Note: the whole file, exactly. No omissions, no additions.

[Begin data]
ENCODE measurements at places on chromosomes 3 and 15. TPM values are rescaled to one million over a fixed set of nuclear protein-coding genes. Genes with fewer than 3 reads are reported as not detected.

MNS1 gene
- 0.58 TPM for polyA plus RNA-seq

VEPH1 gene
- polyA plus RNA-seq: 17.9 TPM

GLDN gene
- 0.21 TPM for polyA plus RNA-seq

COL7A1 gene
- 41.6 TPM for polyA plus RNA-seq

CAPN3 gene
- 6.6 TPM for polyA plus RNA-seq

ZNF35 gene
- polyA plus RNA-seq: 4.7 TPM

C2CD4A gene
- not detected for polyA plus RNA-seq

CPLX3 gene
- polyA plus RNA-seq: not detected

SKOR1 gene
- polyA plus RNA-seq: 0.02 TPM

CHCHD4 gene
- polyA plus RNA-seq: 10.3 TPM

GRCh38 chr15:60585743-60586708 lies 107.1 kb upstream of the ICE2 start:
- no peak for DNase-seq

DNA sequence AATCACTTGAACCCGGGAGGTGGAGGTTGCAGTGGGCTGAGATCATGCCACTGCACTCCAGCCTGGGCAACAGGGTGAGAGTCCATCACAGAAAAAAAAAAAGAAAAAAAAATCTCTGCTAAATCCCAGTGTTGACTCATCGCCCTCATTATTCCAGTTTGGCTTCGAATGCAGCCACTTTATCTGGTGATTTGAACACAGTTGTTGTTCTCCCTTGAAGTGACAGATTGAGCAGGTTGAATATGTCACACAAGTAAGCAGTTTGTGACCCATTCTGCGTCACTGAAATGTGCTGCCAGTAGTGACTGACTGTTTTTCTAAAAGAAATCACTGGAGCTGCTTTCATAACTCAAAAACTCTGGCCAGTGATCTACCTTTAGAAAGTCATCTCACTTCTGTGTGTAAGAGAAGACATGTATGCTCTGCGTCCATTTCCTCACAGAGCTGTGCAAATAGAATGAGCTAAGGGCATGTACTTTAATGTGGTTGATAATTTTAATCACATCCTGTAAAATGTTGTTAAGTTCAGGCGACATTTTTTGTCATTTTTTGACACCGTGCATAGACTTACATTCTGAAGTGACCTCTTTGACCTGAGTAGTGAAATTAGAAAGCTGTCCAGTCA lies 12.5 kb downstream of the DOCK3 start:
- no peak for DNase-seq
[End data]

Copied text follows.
ENCODE measurements at places on chromosomes 3 and 15. TPM values are rescaled to one million over a fixed set of nuclear protein-coding genes. Genes with fewer than 3 reads are reported as not detected.

MNS1 gene
- 0.58 TPM for polyA plus RNA-seq

VEPH1 gene
- polyA plus RNA-seq: 17.9 TPM

GLDN gene
- 0.21 TPM for polyA plus RNA-seq

COL7A1 gene
- 41.6 TPM for polyA plus RNA-seq

CAPN3 gene
- 6.6 TPM for polyA plus RNA-seq

ZNF35 gene
- polyA plus RNA-seq: 4.7 TPM

C2CD4A gene
- not detected for polyA plus RNA-seq

CPLX3 gene
- polyA plus RNA-seq: not detected

SKOR1 gene
- polyA plus RNA-seq: 0.02 TPM

CHCHD4 gene
- polyA plus RNA-seq: 10.3 TPM

GRCh38 chr15:60585743-60586708 lies 107.1 kb upstream of the ICE2 start:
- no peak for DNase-seq

DNA sequence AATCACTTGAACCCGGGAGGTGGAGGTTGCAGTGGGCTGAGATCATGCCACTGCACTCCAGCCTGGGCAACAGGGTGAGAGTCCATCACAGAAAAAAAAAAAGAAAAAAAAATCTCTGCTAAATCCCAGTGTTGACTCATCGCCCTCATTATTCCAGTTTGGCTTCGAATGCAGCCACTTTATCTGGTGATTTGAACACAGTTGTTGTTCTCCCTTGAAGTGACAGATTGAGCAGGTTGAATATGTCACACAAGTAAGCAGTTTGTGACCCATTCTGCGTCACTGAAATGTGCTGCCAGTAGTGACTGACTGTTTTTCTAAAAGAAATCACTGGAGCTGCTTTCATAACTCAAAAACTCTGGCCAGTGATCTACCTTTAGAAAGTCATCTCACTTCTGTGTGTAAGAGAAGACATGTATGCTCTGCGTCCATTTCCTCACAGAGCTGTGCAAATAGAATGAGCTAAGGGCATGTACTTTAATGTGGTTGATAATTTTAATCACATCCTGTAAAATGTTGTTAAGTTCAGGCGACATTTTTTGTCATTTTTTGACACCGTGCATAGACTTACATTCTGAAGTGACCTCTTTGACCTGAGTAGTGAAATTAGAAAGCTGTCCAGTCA lies 12.5 kb downstream of the DOCK3 start:
- no peak for DNase-seq